By the last stamp Act (33 & 34 Vict., cap. 97) this was altered, and all orders to pay money on demand wherever dated, are subject to the uniform duty of one penny. Cheques to be valid must be paya...
-Cheques. Part 3
1st. In every case where a draft on any banker, made payable to bearer or to order on demand, bears across its face an addition in written or stamped letters of the name of any banker, or of the words...
-An Act for Amending The Law Relating To Crossed Cheques
[15th August, 1876.] Be it enacted by the Queen's most Excellent Majesty, by and with the advice and consent of the Lords Spiritual and Temporal, and Commons, in this present Parliament assembled, ...
-An Act for Amending The Law Relating To Crossed Cheques. Continued
It is somewhat difficult to see what is meant in the ninth clause by the banker paying a crossed cheque, (according to the crossing) in good faith and without negligence.It is his duty to pay, and t...
-Chapter V. Bills Of Exchange
The use of a Bill of Exchange - The form of drawing-Respecting alterations - Agreement of body with figures - Bills of Exchange drawn in sets -Presentation at maturity; before maturity; after maturity...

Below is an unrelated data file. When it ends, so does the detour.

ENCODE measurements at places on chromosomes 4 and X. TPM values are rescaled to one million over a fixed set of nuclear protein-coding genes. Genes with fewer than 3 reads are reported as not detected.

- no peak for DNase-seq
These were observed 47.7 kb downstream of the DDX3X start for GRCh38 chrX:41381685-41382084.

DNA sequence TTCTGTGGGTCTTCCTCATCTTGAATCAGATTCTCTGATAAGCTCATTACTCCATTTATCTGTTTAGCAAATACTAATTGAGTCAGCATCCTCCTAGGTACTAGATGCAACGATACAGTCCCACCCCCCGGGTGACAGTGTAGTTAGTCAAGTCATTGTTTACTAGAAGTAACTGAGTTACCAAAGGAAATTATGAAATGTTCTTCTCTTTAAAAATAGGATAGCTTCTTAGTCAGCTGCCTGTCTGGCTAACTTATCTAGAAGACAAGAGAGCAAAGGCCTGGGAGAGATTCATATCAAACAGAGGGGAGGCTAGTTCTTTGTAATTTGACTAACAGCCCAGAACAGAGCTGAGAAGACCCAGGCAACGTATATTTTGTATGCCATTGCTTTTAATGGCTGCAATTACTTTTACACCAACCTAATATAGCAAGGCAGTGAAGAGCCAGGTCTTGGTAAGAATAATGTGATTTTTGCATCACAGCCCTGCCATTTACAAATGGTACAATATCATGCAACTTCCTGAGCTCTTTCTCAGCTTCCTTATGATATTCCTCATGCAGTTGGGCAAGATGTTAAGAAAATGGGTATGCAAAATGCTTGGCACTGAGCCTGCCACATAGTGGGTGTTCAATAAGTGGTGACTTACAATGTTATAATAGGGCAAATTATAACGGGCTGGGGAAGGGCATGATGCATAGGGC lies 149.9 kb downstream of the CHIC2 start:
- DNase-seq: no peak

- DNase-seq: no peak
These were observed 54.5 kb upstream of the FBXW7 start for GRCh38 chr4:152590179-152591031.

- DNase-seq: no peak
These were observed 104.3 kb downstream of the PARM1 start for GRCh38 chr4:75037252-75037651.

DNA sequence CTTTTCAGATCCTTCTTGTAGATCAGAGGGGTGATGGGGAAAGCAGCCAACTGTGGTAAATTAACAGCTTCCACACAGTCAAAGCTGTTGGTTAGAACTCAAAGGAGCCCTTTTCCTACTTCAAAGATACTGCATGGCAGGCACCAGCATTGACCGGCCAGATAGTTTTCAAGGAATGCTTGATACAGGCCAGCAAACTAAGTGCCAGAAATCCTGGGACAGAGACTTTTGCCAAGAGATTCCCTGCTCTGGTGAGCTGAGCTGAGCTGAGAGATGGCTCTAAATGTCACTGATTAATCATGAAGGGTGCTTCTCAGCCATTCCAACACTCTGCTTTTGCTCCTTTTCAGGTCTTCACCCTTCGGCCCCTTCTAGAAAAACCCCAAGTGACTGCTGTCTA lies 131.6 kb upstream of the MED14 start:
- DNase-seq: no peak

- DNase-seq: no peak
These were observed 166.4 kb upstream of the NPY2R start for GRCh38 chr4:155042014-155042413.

-Bills Of Exchange. Part 2
Foreign bills are the same in form as inland bills, but they will sometimes be drawn at longer dates, according to the distance of the countries from one another between which they are to operate; the...
-Bills Of Exchange. Part 3
Bills and notes demand payment in specie or Bank of England notes only; other descriptions of goods are not considered payment, and if drawn to include other than specie payment, are invalid. Byles, p...
-Bills Of Exchange. Part 4
7. Mode of Proceeding with a Dishonoured Bill. In case a bill should not be paid when presented, it is customary and necessary to leave a written notice, containing the particulars of the bill, so ...
-As to Bank Notes, Bills of Exchange, and Promissory Notes